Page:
EMC online workshop
9 July 2020 9.30am-12.30pm
The East Midlands Centre for History Teaching & Learning is a regional organisation bringing together historians from the nine East Midlands HEIs to develop, share, and investigate excellence in history teaching in higher education. Our teaching history workshop is a forum for colleagues to discuss aspects of their teaching practice under a specific theme. The workshop is open to PGRs, postdoctoral researchers and teachers, and experienced academic staff from across the region.
Due to the ongoing COVID-19 pandemic, it is anticipated that universities will continue to deliver teaching, assessment and other learning activities remotely and online in Autumn 2020. Yet despite the evident enthusiasm of many universities and policymakers for this form of delivery, the pedagogical aims or implications of teaching online are relatively unclear. Amidst a rapid rollout of online provision only generic training or guidance has been provided and staff and student literacy in such methods is often assumed, while critical discussions of the limitations of teaching online or the exclusions and inequalities it can exacerbate have been limited. Most pertinently, little attention has been given to the subject-specific challenges involved in delivering teaching remotely or online, and the implications of such a shift for certain disciplinary practices, be they specific skills, assignments or “qualities of mind”, intrinsic to studying history at university level.
Drawing on the range of expertise from across the nine East Midlands HEIs, this workshop will showcase some innovative and research-informed approaches to teaching our subject digitally. It will provide valuable opportunities to share practice across institutions, learn from each other’s experiences and address common concerns or problems. What does effective teaching and learning in history look like if delivered remotely or in blended or “hybrid” form? What should we expect of our students in this context and how can we best engage or assess them? How can we ensure online teaching spaces are accessible, inclusive and embracing of difference? And which disciplinary and pedagogical principles should underpin a history class, module or degree programme if the content is to be largely delivered online?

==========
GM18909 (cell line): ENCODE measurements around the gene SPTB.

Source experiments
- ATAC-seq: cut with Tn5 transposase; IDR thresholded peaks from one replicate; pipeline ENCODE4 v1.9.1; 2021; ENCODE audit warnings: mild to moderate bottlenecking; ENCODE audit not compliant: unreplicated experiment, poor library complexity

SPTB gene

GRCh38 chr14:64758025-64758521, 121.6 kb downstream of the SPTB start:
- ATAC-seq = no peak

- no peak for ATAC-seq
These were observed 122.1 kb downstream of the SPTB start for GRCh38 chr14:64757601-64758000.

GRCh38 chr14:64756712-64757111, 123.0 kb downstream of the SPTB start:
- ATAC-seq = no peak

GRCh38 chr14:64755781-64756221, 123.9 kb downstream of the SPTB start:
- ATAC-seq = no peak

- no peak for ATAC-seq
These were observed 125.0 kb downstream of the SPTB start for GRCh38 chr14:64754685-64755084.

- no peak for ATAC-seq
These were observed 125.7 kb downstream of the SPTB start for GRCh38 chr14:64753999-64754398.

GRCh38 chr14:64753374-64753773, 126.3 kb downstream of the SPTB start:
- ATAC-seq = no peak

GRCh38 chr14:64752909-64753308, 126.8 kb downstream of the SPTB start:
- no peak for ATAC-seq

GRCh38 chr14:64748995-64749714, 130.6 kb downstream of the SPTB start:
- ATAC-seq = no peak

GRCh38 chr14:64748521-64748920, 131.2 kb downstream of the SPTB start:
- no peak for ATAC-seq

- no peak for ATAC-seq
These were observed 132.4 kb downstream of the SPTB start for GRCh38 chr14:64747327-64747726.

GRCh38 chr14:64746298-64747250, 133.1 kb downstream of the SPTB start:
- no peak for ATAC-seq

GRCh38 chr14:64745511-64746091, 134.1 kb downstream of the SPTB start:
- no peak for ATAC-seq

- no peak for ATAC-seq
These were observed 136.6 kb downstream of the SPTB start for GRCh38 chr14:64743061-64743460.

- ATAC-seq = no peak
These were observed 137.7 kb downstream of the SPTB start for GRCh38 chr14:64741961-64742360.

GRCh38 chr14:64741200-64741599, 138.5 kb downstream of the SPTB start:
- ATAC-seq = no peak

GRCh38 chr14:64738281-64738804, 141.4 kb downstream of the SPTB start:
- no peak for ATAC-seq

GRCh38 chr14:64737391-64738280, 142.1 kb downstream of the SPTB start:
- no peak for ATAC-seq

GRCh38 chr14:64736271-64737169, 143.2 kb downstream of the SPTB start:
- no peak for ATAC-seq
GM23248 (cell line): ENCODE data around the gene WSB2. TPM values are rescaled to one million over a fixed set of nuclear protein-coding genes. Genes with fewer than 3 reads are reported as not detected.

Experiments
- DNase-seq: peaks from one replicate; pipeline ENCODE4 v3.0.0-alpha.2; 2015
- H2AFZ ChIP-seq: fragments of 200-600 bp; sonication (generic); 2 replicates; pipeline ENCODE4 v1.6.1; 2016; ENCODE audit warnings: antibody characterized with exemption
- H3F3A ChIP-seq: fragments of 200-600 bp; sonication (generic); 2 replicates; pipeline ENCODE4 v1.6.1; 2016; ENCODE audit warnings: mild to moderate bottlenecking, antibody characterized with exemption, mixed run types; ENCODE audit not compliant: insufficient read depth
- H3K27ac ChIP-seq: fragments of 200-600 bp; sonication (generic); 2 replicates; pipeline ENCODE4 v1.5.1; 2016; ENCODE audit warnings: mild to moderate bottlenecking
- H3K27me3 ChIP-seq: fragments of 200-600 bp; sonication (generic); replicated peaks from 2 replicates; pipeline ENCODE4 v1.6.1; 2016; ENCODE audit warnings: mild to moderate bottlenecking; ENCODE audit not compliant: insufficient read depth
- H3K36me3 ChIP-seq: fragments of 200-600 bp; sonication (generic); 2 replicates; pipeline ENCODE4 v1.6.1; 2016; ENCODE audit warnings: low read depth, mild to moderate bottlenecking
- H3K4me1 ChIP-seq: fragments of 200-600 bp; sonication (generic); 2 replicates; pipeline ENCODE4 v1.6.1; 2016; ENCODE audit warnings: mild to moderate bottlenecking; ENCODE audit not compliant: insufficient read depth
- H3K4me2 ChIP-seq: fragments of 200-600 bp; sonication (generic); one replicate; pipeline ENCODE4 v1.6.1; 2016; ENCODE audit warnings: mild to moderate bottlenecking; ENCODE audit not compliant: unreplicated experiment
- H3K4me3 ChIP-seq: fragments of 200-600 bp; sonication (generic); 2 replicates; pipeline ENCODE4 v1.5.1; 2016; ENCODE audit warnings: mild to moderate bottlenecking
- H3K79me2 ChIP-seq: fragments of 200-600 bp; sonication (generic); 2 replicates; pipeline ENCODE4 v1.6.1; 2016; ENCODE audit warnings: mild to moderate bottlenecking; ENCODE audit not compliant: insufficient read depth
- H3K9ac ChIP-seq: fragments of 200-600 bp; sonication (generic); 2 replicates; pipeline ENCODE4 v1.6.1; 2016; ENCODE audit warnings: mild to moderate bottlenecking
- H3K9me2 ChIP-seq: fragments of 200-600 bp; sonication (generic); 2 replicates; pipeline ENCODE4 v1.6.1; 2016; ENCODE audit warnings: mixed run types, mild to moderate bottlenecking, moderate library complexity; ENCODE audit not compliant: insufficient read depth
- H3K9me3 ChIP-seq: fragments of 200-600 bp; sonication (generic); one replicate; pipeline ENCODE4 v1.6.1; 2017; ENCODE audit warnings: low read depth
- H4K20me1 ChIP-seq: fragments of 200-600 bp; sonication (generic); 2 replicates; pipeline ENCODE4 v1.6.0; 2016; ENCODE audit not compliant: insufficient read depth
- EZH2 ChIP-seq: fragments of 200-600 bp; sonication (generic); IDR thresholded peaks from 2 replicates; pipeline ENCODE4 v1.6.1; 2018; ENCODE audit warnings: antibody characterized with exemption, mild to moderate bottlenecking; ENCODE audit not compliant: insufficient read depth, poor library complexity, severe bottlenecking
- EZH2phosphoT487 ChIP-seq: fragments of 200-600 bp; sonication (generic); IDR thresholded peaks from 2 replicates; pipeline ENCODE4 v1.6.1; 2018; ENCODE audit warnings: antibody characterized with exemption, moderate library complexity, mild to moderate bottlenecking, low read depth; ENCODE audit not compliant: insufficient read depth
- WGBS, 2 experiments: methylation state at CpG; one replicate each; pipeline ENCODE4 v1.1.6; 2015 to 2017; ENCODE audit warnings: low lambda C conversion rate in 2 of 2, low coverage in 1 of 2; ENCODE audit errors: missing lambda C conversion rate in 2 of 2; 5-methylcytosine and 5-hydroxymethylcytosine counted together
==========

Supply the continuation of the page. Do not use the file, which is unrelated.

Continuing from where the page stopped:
We would like to invite contributors to deliver a brief (10 minutes max) talk or presentation on an aspect of their practice in this area (PowerPoint Audio is the preferred format). These contributions will be pre-recorded and uploaded to a shared space on Microsoft Teams, where participants can access them in advance of the workshop. Participants will then have the opportunity to ask questions of the speaker during the workshop, and stimulate a larger discussion.
If you are interested in providing a talk or presentation, please contact email@example.com with a title and brief outline (200 words max) by Friday 19 June.
The workshop itself will be delivered via Microsoft Teams and is free to attend. It will be facilitated by EMC members from the University of Nottingham. If you would like to attend the workshop, please email firstname.lastname@example.org by Friday 5 July.